Malrotation of the Midgut

March 1, 2002

This disorder occurs in fetal development,when the midgut supplied bythe superior mesenteric artery growstoo rapidly to be accommodated inthe abdominal cavity. Prolapse intothe umbilical cord occurs around thesixth week of gestation. Between thetenth and eleventh weeks, the midgutretracts from its location at the exocelomicumbilical stalk back into theabdominal cavity. During this return,the midgut undergoes a 270-degreecounterclockwise rotation about theaxis of the superior mesenteric artery,followed by fixation to the posteriorabdominal wall. Malrotationresults from failure of the midgut toproperly rotate and affix itself to thiswall. This disorder occurs approximatelyonce in 500 live births.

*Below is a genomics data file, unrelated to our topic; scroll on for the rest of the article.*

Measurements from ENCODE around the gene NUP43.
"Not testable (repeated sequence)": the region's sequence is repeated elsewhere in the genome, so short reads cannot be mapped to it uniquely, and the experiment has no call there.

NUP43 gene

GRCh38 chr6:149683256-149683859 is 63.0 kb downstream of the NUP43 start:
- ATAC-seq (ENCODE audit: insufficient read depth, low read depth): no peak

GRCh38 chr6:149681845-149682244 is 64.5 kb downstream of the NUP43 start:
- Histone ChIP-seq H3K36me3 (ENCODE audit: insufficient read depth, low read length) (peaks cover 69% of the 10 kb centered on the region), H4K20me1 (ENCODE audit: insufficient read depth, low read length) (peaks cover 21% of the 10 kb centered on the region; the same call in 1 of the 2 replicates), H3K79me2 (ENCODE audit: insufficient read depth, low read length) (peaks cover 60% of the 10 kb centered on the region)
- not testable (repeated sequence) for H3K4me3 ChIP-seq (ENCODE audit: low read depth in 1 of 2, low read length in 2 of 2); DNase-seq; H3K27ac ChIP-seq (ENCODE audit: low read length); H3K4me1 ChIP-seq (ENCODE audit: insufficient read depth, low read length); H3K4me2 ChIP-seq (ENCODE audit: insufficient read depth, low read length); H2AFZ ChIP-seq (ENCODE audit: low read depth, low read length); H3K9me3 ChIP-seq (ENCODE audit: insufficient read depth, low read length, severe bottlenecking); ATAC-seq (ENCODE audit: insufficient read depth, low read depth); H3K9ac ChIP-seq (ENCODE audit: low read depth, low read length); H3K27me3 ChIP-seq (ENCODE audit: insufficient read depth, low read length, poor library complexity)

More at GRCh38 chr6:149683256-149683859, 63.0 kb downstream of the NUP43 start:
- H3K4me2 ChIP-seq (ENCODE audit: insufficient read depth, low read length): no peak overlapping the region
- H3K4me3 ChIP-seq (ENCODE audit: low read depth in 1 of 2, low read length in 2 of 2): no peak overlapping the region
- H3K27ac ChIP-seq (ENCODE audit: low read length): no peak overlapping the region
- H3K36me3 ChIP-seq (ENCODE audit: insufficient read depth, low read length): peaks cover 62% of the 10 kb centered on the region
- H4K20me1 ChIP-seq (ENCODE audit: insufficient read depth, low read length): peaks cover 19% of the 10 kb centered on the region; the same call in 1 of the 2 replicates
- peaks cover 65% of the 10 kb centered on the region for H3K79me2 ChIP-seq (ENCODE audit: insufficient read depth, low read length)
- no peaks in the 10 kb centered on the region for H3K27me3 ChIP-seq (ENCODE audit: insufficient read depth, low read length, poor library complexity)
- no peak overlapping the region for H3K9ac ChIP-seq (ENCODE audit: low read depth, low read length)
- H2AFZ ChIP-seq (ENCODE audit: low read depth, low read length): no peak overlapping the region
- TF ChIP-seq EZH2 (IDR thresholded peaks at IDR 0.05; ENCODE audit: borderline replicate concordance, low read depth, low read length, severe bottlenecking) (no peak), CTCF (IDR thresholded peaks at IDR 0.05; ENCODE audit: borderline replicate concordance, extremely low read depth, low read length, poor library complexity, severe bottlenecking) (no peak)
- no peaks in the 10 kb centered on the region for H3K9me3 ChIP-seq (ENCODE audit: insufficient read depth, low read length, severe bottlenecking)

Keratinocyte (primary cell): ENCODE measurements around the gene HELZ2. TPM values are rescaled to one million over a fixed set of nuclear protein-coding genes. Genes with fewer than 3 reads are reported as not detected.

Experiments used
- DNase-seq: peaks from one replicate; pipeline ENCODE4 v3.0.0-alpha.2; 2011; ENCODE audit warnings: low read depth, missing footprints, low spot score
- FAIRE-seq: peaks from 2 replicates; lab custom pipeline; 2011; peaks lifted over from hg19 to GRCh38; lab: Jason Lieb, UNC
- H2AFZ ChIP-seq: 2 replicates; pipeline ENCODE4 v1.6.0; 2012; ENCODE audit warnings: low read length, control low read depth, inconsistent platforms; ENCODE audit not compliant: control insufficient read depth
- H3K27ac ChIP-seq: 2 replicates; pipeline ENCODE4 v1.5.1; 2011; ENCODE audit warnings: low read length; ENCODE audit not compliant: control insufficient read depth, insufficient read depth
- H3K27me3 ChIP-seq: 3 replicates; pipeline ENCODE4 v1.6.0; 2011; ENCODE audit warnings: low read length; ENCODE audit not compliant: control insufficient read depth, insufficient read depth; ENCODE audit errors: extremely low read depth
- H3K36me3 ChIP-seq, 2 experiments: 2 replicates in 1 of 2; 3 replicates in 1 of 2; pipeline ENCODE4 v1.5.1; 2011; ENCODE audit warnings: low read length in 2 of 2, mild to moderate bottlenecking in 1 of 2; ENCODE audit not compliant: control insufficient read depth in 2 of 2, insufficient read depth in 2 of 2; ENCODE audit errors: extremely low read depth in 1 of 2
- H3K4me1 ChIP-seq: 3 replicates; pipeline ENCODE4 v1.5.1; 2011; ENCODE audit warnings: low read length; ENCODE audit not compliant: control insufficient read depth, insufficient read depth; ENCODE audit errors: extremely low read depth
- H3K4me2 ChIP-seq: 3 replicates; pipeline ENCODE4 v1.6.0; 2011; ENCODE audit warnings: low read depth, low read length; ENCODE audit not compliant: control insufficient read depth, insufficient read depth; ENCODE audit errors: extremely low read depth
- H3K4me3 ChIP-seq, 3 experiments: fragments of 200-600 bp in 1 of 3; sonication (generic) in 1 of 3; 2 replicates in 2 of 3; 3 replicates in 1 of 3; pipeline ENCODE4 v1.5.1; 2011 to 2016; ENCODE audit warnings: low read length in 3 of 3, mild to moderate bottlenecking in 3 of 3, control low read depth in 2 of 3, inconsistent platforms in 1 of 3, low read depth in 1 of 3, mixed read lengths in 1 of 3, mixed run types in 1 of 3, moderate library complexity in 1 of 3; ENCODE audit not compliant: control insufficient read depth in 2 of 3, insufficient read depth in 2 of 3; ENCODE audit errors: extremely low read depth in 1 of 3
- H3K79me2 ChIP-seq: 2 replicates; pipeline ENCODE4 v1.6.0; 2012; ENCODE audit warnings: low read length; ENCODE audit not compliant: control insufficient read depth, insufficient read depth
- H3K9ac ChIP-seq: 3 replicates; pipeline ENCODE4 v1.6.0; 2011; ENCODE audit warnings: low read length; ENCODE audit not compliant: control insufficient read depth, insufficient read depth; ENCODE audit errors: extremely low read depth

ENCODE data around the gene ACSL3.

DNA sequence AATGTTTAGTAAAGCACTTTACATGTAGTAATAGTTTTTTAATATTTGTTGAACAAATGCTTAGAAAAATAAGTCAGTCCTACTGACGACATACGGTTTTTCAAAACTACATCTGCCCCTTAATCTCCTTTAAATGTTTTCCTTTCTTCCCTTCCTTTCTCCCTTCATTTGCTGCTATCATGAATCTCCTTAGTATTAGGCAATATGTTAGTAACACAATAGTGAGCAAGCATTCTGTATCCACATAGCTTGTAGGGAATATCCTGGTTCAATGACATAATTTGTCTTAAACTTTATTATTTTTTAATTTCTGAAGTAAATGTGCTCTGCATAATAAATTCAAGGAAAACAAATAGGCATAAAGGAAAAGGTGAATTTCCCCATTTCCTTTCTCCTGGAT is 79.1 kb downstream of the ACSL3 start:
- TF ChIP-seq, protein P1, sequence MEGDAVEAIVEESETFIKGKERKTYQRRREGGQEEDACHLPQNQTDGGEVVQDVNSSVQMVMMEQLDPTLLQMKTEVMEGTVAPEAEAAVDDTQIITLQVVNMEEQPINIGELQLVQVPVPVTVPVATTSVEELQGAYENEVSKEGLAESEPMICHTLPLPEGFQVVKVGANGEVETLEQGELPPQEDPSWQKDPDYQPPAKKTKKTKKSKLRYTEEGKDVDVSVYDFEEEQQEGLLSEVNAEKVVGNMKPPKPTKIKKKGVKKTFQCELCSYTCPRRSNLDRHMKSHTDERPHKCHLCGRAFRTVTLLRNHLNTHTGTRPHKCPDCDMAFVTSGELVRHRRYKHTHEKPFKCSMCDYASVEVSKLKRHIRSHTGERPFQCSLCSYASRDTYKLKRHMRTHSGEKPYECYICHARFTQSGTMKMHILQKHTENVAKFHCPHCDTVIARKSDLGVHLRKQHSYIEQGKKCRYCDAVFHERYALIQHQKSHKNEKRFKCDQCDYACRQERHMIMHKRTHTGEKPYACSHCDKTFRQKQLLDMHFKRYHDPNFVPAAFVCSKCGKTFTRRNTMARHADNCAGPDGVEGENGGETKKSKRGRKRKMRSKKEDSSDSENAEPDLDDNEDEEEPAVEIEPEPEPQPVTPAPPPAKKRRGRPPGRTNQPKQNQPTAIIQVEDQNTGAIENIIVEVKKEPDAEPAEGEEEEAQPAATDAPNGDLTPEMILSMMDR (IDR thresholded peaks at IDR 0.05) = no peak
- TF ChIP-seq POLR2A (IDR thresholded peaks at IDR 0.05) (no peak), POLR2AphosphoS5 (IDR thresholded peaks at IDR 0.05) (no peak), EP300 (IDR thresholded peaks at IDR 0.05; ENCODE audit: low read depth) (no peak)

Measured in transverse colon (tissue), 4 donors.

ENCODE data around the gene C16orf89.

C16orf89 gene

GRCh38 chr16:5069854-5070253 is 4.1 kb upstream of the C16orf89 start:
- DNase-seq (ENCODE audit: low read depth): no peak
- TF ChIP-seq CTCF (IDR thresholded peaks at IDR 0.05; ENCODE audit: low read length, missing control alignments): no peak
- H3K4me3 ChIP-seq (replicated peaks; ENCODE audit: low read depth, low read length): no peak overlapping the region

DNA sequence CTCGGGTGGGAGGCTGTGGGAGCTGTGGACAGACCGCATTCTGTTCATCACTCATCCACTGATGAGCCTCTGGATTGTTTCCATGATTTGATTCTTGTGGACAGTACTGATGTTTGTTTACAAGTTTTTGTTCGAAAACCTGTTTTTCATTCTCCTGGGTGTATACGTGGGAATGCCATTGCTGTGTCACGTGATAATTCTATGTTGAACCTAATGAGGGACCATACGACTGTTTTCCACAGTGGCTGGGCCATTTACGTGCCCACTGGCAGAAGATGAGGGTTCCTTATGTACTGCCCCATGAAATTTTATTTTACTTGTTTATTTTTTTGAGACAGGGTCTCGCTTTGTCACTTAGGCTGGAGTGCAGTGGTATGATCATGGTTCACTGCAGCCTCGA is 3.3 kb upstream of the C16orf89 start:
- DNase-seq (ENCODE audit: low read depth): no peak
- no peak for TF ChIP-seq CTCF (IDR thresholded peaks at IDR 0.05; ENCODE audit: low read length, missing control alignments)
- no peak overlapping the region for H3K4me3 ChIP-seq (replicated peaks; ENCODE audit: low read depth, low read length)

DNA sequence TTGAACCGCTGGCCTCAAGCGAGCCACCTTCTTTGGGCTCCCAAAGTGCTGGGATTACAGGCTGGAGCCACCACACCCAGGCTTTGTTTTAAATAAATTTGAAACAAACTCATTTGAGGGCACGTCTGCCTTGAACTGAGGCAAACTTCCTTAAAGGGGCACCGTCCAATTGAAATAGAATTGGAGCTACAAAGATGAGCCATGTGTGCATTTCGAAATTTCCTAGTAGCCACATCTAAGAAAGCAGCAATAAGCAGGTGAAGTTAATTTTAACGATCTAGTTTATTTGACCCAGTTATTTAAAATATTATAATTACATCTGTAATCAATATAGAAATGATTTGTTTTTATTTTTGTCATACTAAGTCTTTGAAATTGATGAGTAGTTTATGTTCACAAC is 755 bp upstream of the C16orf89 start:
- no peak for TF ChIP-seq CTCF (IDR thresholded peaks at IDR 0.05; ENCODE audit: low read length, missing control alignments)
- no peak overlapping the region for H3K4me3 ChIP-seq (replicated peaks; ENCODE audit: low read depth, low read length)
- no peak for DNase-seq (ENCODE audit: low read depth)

This disorder occurs in fetal development,when the midgut supplied bythe superior mesenteric artery growstoo rapidly to be accommodated inthe abdominal cavity. Prolapse intothe umbilical cord occurs around thesixth week of gestation. Between thetenth and eleventh weeks, the midgutretracts from its location at the exocelomicumbilical stalk back into theabdominal cavity. During this return,the midgut undergoes a 270-degreecounterclockwise rotation about theaxis of the superior mesenteric artery,followed by fixation to the posteriorabdominal wall. Malrotationresults from failure of the midgut toproperly rotate and affix itself to thiswall. This disorder occurs approximatelyonce in 500 live births.The malrotated bowel itself doesnot cause any significant problem.However, the intestine remains freeon a narrow-based mesentery thatmay twist around itself, producing amidgut volvulus. In addition, denseperitoneal bands (Ladd bands) (A)may extend from the malpositionedcecum across the second part of theduodenum to the liver, posterior peritoneum,or abdominal wall, therebycausing abdominal obstruction. Lackof fixation of the mesentery of thecolon and duodenum results in theformation of potential hernial pouches.Internal hernias--the most commonof which are right and left mesocolichernias--can cause entrapmentof the bowel.Symptoms resulting from malrotationmay occur at any age. Half tothree quarters of patients who becomesymptomatic do so in the firstmonth of life; approximately 90% ofpatients are symptomatic within thefirst year. Vomiting--often bilious--isthe usual presenting sign. Blood inthe stool suggests ischemia and possiblegangrene of the bowel. Abdominaldistension is usually not remarkablein the initial stage. Once infarctionoccurs, painful abdominaldistension and shock develop. Olderchildren with malrotation may presentwith recurrent abdominal pain,intermittent vomiting, chronic diarrhea,malabsorption, and failure tothrive.Associated anomalies are foundin 30% to 60% of patients with malrotation.These include diaphragmatichernia, omphalocele, gastroschisis,intestinal atresia, imperforate anus,Meckel diverticulum, mesentericcyst, Hirschsprung disease, congenitalheart disease, and heterotaxia.Plain abdominal radiographsmay show a distended stomach andproximal duodenum with a paucity ofair in the distal small bowel. Multipledilated loops of bowel or multiple airfluidlevels are usually not seen unlessthe child has a volvulus complicatedby bowel infarction or an internal herniacomplicated by intestinal obstruction(B). An upper GI tract series isthe study of choice and may help revealthe abnormal position of the duodenojejunaljunction and duodenalobstruction. This abnormality has acharacteristic "corkscrew," "coiled," or"bird's beak" appearance (C).Early surgical intervention is imperativein a symptomatic patient tominimize the risk of midgut gangrene.Preoperative measures includeintravenous hydration to restore fluidand electrolyte balance, nasogastricsuction, and intravenous antibiotics(because a bowel resection may benecessary). The procedure ofchoice--the Ladd procedure--includesevisceration of the midgut andinspection of the mesenteric root,counterclockwise derotation of thevolvulus, division of Ladd bands fromthe cecum across the duodenum, appendectomy,and placement of thececum in the left lower quadrant. Theappendectomy is performed becausethe cecum is located in an atypical position,which makes a future diagnosisof appendicitis difficult. Nonviableintestinal segments are resected andprimary anastomosis is performed. Ifviability of the bowel remains in question,the abdomen is closed and thepatient is given supportive therapy. Asecond-look procedure is performedat 24 to 36 hours.For the asymptomatic childyounger than 2 years, timely repair isindicated because most of the potentialcomplications occur at earlierages. The management of the olderasymptomatic patient is controversial.Some experts believe that correctivesurgery should be performedunless compelling contraindicationsare present.